Department of Computer Science
Faculty of Physical Sciences
Ahmadu Bello University, Zaria

COSC 211 : Object Oriented Programming I - LAB04


Objectives:

 

1. Classes as factory of objects

So far, all the classes we have been written are applications containing the main method.

Another type of class is that which is written not necessarily to be executed as an application, but to be used in creating objects. Such type of classes are designed such that they describe the state and methods for a set of objects. This is achieved by using instant variables, instant methods and constructors.

 

Instant Variables: These are variables declared without using the static keyword. Such variables are only accessed through an object of the class and each object has its own copy of the variables hence the name instant. Instant variables are used to store the state of an object and are usually declared as private so that they cannot be accessed directly by other objects.

 

Instant methods: These are methods declared without using the static keyword. They are normally used to describe the behavior of objects of a particular class. Instant methods are normally declared as public so that they could be accessed by other objects.

 

Constructor: These are used to initialize the fields (variables) of an object at the time the object is being created. Constructors must have the same name as the class, they have no return type and they are implicitly public.

 

Example 1: The following shows two classes. A class, Box, which specify the fields, a constructor and methods of a box object, and a class, BoxDemo, which creates two Box objects and called their methods.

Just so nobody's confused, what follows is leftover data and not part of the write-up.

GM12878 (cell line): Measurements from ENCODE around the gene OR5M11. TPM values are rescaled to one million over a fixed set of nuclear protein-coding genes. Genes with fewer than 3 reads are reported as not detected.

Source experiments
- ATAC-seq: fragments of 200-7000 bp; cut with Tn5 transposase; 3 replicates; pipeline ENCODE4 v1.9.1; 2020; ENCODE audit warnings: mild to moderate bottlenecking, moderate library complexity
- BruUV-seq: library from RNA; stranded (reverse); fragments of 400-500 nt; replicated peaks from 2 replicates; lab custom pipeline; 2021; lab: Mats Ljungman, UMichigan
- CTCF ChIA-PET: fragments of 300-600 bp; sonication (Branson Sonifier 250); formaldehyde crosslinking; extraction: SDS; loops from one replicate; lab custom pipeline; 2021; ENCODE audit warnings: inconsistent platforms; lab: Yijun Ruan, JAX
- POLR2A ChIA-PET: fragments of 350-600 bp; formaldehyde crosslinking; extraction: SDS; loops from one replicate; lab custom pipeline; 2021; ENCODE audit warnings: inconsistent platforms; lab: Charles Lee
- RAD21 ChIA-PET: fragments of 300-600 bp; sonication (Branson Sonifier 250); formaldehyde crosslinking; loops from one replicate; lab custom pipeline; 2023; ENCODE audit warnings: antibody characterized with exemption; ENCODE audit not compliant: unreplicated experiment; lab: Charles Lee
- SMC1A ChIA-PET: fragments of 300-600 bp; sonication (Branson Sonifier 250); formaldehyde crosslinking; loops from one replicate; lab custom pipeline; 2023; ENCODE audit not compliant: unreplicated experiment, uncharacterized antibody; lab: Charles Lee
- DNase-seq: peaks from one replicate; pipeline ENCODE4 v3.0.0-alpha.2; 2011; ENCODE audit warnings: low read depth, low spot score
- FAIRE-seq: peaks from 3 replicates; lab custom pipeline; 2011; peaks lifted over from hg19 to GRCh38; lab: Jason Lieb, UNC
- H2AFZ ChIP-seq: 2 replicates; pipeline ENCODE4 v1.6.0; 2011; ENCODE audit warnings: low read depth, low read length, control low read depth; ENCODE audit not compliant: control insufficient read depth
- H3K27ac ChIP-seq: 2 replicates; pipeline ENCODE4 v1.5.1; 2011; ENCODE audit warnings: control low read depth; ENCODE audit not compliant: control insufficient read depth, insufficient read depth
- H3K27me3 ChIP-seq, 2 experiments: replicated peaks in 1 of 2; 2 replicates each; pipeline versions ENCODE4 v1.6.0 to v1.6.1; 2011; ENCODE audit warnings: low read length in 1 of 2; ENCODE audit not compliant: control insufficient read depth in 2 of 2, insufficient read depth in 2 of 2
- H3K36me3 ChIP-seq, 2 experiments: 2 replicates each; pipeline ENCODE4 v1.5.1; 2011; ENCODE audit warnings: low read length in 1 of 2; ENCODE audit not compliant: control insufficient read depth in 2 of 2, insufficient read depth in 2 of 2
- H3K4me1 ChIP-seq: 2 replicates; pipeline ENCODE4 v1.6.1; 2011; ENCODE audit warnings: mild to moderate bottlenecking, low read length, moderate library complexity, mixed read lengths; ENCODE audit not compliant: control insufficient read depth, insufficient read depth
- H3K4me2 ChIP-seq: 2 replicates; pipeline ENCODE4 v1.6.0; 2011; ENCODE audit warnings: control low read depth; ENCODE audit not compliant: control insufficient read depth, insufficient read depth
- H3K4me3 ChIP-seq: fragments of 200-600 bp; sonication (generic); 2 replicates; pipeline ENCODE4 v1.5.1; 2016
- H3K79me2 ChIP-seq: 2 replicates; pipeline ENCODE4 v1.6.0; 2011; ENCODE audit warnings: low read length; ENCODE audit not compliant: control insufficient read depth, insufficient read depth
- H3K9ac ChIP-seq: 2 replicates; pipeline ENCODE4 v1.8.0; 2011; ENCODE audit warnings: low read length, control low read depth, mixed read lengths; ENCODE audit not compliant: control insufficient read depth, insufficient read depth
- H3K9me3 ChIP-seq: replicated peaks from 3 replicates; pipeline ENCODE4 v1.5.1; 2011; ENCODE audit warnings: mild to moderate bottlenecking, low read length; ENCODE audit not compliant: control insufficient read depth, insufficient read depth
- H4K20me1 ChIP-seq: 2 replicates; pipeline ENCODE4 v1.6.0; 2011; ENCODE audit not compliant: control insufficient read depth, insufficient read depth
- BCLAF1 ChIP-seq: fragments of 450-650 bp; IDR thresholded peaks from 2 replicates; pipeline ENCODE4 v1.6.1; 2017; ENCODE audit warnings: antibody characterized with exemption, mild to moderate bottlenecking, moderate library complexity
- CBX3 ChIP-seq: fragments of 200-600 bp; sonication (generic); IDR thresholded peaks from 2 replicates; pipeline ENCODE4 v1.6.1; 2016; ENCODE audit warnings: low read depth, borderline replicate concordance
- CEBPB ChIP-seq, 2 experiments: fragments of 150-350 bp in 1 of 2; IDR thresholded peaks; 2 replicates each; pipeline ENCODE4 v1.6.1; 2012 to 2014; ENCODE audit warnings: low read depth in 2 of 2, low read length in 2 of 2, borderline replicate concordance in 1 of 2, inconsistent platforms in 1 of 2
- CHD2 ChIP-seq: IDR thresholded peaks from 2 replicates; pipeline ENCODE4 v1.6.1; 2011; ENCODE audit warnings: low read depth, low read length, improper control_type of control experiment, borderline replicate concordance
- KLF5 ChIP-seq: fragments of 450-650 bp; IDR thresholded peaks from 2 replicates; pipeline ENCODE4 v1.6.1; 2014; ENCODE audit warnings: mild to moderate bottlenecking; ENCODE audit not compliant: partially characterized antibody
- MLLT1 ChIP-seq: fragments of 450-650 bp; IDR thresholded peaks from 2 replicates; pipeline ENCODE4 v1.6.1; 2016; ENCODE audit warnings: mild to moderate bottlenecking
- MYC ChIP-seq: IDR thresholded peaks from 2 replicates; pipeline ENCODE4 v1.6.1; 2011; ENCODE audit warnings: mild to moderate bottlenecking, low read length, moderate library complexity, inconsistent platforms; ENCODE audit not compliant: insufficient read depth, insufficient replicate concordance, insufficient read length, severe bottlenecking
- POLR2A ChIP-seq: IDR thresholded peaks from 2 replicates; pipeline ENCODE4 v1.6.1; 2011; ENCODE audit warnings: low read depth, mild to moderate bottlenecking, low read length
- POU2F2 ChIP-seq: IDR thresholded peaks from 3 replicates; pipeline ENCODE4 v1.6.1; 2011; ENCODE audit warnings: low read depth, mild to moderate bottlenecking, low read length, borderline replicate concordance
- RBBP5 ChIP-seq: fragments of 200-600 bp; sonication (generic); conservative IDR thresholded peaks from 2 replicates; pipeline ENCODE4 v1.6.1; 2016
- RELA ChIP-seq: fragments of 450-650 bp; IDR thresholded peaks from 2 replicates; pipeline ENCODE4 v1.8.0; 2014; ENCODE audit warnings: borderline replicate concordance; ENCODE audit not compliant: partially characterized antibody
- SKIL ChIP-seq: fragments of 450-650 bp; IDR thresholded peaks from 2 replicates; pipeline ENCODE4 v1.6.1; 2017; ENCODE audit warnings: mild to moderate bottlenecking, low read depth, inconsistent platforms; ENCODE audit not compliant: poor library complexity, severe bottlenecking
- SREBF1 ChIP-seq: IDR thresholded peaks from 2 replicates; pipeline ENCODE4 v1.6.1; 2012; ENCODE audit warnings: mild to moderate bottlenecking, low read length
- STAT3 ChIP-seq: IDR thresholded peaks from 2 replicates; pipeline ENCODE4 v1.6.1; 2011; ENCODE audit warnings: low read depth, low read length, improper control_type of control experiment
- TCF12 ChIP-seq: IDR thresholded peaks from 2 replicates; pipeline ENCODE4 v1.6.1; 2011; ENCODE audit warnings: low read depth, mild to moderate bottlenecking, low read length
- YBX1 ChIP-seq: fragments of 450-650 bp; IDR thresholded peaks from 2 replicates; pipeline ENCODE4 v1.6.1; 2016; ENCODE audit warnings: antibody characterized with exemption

public class Box {

private double length , width , height; //instance variables

public Box(double boxLength , double boxWidth , double boxHeight) { //constructor

length = boxLength;

width = boxWidth;

height = boxHeight;

}

public double volume() { //instant methods

return length * width * height;

}

 

public double surfaceArea() {

return 2*(length*width + length*height + width*height);

}

}

 

public class BoxDemo {

public static void main(String[] args) {

// Create two Box objects

Box box1 = new Box(20.0, 10.0, 15.0);

Box box2 = new Box(6.0, 4.0, 2.0);

double volume, area;

// Get and display volume and surface area of box1

volume = box1.volume();

area = box1.surfaceArea();

System.out.println("The volume of box1 is " + volume + " cubic cm");

System.out.println("The surface area of box1 is "+area+" square cm\n");

// Get and display volume of surface area box2

System.out.println("The volume of box2 is " + box2.volume() + " cubic cm");

System.out.println("The surface area of box2 is "+area+" square cm\n");

}

}

 

 

2. Difference between static and instance variables

If a variable is declared as static then there will be only one copy of the variable, which can be access though the class name, even without creating any object of the class. Thus, such variables are sometimes called class variables. Such a variable cannot be used to store the state of an object since each object has its own state.